The following is a press release from the book's publisher, Camel Press, that discusses Zahradnik's motivations to write the hardboiled detective novel:
On October 1, 2014, Camel Press will release Last Words ($13.95, 248 pages, ISBN: 978-1-60381-207-8), by debut author Rich Zahradnik, book one of a new hardboiled detective series featuring newsman Coleridge Taylor. In Last Words Taylor struggles to keep his job and repair his tarnished reputation as he pursues a story about a dead teenager. The series is set on the mean streets of Manhattan and the surrounding boroughs in 1975.
In March of 1975, as New York City hurtles toward bankruptcy and the Bronx burns, newsman Coleridge Taylor roams police precincts and ERs. He is looking for the story that will deliver him from obits, his place of exile at the Messenger-Telegram. Ever since he was demoted from the police beat for inventing sources, the 34-year-old has been a lost soul.
A break comes at Bellevue, where Taylor views the body of a homeless teen picked up in the Meatpacking District. Taylor smells a rat: the dead boy looks too clean, and he’s wearing a distinctive Army field jacket. A little digging reveals that the jacket belonged to a hobo named Mark Voichek and that the teen was a spoiled society kid up to no good, the son of a city official.
Taylor’s efforts to protect Voichek put him on the hit list of three goons who are willing to kill any number of street people to cover tracks that just might lead to City Hall. Taylor has only one ally in the newsroom, young and lovely reporter Laura Wheeler. Time is not on his side. If he doesn’t wrap this story up soon, he’ll be back on the obits page—as a headline, not a byline.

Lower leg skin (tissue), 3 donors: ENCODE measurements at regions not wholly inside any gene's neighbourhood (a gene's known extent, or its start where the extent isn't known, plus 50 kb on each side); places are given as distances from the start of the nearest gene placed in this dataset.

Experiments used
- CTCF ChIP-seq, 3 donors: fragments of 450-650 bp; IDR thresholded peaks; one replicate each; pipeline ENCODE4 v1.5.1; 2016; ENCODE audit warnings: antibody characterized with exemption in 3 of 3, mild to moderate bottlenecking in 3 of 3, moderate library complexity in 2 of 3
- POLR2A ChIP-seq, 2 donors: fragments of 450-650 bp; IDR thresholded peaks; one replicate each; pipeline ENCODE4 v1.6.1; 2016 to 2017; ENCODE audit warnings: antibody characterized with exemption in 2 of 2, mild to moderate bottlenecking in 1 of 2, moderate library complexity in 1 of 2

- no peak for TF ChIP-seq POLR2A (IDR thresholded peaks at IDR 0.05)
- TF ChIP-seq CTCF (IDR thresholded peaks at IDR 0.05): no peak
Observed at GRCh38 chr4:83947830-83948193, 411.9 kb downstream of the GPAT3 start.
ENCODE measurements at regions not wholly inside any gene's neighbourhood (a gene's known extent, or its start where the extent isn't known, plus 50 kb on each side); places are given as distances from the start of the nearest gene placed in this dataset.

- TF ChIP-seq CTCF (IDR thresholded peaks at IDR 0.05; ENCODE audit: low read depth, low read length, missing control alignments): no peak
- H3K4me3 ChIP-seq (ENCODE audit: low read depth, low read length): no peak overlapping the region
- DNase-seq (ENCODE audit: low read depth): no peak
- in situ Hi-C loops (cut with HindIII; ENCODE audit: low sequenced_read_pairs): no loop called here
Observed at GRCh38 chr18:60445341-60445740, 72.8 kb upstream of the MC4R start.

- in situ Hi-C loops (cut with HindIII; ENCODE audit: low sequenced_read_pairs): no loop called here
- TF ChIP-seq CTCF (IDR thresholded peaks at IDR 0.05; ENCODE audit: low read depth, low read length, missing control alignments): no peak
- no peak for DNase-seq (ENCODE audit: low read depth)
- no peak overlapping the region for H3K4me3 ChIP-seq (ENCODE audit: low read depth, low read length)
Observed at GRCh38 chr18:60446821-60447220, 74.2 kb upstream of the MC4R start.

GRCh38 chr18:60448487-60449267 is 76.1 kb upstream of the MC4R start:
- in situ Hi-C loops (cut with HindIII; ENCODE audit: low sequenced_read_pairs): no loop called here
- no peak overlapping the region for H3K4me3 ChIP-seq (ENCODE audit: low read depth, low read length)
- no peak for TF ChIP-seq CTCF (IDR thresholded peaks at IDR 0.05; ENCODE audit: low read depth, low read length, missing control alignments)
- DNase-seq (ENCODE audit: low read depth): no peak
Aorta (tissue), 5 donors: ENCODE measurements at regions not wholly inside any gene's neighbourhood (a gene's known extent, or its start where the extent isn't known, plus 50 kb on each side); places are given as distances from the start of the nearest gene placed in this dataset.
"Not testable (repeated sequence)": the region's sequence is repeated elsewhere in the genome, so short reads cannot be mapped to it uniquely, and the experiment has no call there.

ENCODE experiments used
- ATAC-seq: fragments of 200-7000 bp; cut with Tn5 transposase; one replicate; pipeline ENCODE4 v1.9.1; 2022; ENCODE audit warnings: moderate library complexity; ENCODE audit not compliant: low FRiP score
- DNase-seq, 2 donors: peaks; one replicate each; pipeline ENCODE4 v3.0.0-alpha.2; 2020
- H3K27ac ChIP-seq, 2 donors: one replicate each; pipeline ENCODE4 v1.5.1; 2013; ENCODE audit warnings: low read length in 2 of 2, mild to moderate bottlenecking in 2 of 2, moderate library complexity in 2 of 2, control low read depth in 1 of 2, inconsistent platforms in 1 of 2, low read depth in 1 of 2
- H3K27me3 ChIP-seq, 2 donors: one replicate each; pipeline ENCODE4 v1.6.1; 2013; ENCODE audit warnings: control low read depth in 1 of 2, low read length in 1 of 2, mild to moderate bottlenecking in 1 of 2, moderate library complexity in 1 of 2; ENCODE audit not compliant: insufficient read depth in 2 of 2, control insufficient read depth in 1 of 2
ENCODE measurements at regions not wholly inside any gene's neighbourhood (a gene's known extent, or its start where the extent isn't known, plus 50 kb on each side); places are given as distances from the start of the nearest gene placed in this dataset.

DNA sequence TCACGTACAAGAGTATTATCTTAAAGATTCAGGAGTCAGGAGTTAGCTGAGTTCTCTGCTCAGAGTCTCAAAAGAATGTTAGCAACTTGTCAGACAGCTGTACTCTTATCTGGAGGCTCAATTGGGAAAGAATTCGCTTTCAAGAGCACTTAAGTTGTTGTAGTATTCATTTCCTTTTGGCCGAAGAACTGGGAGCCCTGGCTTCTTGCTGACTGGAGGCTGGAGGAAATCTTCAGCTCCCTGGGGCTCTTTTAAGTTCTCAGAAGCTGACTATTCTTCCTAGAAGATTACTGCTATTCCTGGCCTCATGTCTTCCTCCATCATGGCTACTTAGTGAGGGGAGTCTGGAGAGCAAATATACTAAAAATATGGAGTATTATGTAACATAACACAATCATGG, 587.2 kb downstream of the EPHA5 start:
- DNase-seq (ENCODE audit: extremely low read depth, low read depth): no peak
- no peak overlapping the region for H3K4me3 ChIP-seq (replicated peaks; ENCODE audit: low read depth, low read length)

Says Zahradnik, “The year 1975 and the city of New York intrigued me because of the very striking parallels to America today. Then as now, an unpopular war was finally coming to its sad end. A major institution, the city itself, tumbled toward bankruptcy, threatening a cataclysm on the entire financial system. This as banks and ratings agencies ignored the warning signs or willfully misled the public. I chose this time period for the differences as well as the similarities. Solving a mystery in 1975 required good old fashioned legwork and serious brainwork, rather than science fiction-like instant DNA typing and surveillance video available from any and every angle. Taylor has to find a pay phone when he needs to call someone. There’s something satisfying in that for me.”
Rich Zahradnik has been a journalist for 30-plus years, working as a reporter and editor in all major news media, including online, newspaper, broadcast, magazine, and wire services. He lives with his wife, Sheri, and son, Patrick, in Pelham, New York, where he teaches elementary school kids how to publish online and print newspapers. For more information, go to www.richzahradnik.com.
Last Words is currently available for pre-order on Amazon.com. After October 1, it will also be for sale in both eBook and 5x8 trade paperback editions on BN.com, the European Amazons, Amazon Japan and select independent bookstores. Bookstores and libraries will be able to order wholesale through Ingram, Baker & Taylor, Partners West, or by contacting firstname.lastname@example.org. Libraries can also order from Follett Library Resources or Midwest Library Service. Other electronic versions will be available on Smashwords, BN.com, or at any of the major online eBook stores.
ABOUT Camel Press—Based in Seattle Washington, Camel Press is a new imprint owned by Coffeetown Press. Camel Press publishes genre fiction: romance, mystery/suspense, science fiction, horror ... or any combination thereof. We publish the books that grab you and hold you in their grip long into the night.